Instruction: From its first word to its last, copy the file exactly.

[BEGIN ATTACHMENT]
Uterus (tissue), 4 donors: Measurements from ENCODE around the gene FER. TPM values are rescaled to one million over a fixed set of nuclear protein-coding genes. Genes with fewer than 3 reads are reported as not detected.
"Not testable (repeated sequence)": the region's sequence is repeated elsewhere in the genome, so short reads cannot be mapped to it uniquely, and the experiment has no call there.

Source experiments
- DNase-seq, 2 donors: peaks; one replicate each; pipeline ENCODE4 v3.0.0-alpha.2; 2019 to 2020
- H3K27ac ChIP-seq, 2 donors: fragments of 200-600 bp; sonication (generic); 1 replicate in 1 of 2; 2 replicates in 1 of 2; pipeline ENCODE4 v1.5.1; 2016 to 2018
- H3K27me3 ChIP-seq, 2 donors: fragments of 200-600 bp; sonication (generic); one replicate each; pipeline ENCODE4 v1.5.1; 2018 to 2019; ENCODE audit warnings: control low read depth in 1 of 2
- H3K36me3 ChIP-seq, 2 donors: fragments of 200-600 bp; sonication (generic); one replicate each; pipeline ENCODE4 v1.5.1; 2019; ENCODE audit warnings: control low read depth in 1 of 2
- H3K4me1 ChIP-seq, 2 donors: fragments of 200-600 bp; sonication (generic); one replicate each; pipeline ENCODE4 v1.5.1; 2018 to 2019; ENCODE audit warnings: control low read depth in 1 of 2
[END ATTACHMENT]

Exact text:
Uterus (tissue), 4 donors: Measurements from ENCODE around the gene FER. TPM values are rescaled to one million over a fixed set of nuclear protein-coding genes. Genes with fewer than 3 reads are reported as not detected.
"Not testable (repeated sequence)": the region's sequence is repeated elsewhere in the genome, so short reads cannot be mapped to it uniquely, and the experiment has no call there.

Source experiments
- DNase-seq, 2 donors: peaks; one replicate each; pipeline ENCODE4 v3.0.0-alpha.2; 2019 to 2020
- H3K27ac ChIP-seq, 2 donors: fragments of 200-600 bp; sonication (generic); 1 replicate in 1 of 2; 2 replicates in 1 of 2; pipeline ENCODE4 v1.5.1; 2016 to 2018
- H3K27me3 ChIP-seq, 2 donors: fragments of 200-600 bp; sonication (generic); one replicate each; pipeline ENCODE4 v1.5.1; 2018 to 2019; ENCODE audit warnings: control low read depth in 1 of 2
- H3K36me3 ChIP-seq, 2 donors: fragments of 200-600 bp; sonication (generic); one replicate each; pipeline ENCODE4 v1.5.1; 2019; ENCODE audit warnings: control low read depth in 1 of 2
- H3K4me1 ChIP-seq, 2 donors: fragments of 200-600 bp; sonication (generic); one replicate each; pipeline ENCODE4 v1.5.1; 2018 to 2019; ENCODE audit warnings: control low read depth in 1 of 2